Supervisor: Prof. Dr. Peter Meusburger
Research: Nicole Baur
Project duration:
Financial Support: Landesgraduiertenförderung Baden-Württember

Research Project

This PhD thesis analyzes and interprets prevailing patterns of diphtheria incidences and their spread over space and time. In Europe, diphtheria was thought to be almost eradicated by the end of the 1970s, but recent epidemics starting from the states of the former Soviet Union once more attached importance to this disease. The project aims to reveal, on various scales, geographic, socio-cultural and economic determinants contributing to disparities in disease incidences within a population. The underlying hypothesis of this project regards the decline of infectious diseases as the result of more than merely medical and technical advances. The topic thus fits into research activities in medical geography. Medical geographical research in Germany was once concentrated in Heidelberg and is today coordinated and continued by the Working Group on Medical Geography of the German Association of Geography.

In a first step major incidents of diphtheria are reconstructed dating from the Ancient Greeks to the beginnings of the bacteriological era in late 19th century. It was not until the diphtheria bacteria was discovered and its toxin identified that diphtheria could be treated effectively. Research focuses on a first-time analysis of clinical records (time span 1901 – 1910) collected by the Luisenheilanstalt in Heidelberg. Personal details taken from these records allow to explore the patients’ spatial, socio-demographic and socio-economic background while further examination of published mortality tables puts the Heidelberg cases in a national and international context.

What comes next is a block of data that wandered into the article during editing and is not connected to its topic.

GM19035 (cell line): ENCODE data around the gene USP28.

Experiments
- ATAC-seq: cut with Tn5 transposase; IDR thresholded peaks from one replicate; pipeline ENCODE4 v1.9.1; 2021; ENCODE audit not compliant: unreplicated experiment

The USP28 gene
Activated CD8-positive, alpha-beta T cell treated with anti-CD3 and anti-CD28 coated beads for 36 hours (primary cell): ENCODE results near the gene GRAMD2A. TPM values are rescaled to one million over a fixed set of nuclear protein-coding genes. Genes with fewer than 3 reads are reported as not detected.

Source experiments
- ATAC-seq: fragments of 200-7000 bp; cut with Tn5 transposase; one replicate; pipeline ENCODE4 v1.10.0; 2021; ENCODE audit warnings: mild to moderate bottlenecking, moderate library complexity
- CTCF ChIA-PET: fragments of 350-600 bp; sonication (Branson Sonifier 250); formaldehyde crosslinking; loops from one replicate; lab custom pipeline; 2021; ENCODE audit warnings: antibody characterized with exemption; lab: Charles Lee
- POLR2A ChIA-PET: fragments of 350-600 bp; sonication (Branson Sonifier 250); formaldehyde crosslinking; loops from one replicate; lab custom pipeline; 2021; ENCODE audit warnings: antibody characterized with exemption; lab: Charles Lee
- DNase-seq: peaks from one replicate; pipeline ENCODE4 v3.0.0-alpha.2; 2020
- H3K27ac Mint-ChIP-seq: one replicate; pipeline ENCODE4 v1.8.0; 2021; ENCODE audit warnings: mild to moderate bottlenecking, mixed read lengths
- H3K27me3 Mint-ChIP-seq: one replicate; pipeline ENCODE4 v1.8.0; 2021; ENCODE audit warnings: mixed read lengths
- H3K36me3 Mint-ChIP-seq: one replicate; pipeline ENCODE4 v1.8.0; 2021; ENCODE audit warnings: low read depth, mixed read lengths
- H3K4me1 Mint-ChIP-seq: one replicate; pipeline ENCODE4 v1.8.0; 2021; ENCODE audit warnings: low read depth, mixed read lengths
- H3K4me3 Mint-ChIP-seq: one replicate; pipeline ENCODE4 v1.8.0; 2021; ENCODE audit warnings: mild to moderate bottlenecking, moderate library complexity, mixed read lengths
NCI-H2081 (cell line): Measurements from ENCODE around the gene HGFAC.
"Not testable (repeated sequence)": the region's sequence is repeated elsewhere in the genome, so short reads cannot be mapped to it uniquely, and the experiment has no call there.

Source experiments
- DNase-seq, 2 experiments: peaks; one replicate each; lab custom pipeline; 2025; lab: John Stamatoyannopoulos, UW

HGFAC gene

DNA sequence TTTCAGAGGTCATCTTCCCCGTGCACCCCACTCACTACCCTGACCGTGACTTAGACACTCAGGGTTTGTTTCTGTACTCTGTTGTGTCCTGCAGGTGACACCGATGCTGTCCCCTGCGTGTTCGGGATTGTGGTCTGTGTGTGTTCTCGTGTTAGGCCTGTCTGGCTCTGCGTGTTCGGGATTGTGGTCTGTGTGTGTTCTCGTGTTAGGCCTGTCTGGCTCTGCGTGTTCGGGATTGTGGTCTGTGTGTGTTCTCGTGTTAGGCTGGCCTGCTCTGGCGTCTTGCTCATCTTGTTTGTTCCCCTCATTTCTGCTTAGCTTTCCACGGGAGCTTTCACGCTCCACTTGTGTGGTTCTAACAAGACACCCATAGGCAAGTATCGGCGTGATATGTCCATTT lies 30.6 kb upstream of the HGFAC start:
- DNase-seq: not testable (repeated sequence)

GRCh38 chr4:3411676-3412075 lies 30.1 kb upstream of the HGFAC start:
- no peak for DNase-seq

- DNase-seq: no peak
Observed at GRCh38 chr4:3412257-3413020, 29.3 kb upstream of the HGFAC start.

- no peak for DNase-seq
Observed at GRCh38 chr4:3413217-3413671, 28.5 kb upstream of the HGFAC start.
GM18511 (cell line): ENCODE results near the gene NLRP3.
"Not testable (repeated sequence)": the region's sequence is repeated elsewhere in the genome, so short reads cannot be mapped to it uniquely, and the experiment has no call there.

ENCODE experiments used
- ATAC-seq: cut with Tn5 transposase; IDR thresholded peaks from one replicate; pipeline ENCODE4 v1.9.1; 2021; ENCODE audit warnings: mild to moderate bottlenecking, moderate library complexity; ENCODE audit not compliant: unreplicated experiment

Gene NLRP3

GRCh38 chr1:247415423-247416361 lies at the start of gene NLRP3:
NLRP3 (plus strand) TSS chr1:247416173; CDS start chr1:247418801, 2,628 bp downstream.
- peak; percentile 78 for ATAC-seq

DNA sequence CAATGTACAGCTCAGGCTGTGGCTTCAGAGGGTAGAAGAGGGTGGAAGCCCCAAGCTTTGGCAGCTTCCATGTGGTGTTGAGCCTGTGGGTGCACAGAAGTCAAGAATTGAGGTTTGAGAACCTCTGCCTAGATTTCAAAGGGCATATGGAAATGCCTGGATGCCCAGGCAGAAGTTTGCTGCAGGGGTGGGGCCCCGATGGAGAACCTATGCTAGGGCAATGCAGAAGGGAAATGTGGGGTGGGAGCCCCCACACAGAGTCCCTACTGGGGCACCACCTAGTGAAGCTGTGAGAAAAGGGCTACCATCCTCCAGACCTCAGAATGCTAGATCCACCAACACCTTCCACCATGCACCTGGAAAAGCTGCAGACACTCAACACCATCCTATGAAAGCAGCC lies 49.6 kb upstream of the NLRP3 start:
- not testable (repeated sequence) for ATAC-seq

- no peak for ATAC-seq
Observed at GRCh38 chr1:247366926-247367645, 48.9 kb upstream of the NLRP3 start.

In addition, analyses of anonymous case studies taken from various countries are intended to draw a picture of the “modern” diphtheria patient. Resulting disparities concerning the patients’ socio-demographic characteristics, their social and geographical environment as well as the distribution of diphtheria is subject to further interpretation. Of particular interest is the ambiguous impact of vaccination. On the one hand vaccination counts for the sharp decline of diphtheria incidents in industrialized countries after World War II, on the other hand it might have contributed to the re-emergence of diphtheria in the former Soviet Union. This PhD project examines these contrary opinions by analyzing current patterns and rates of coverage aiming at optimizing them.

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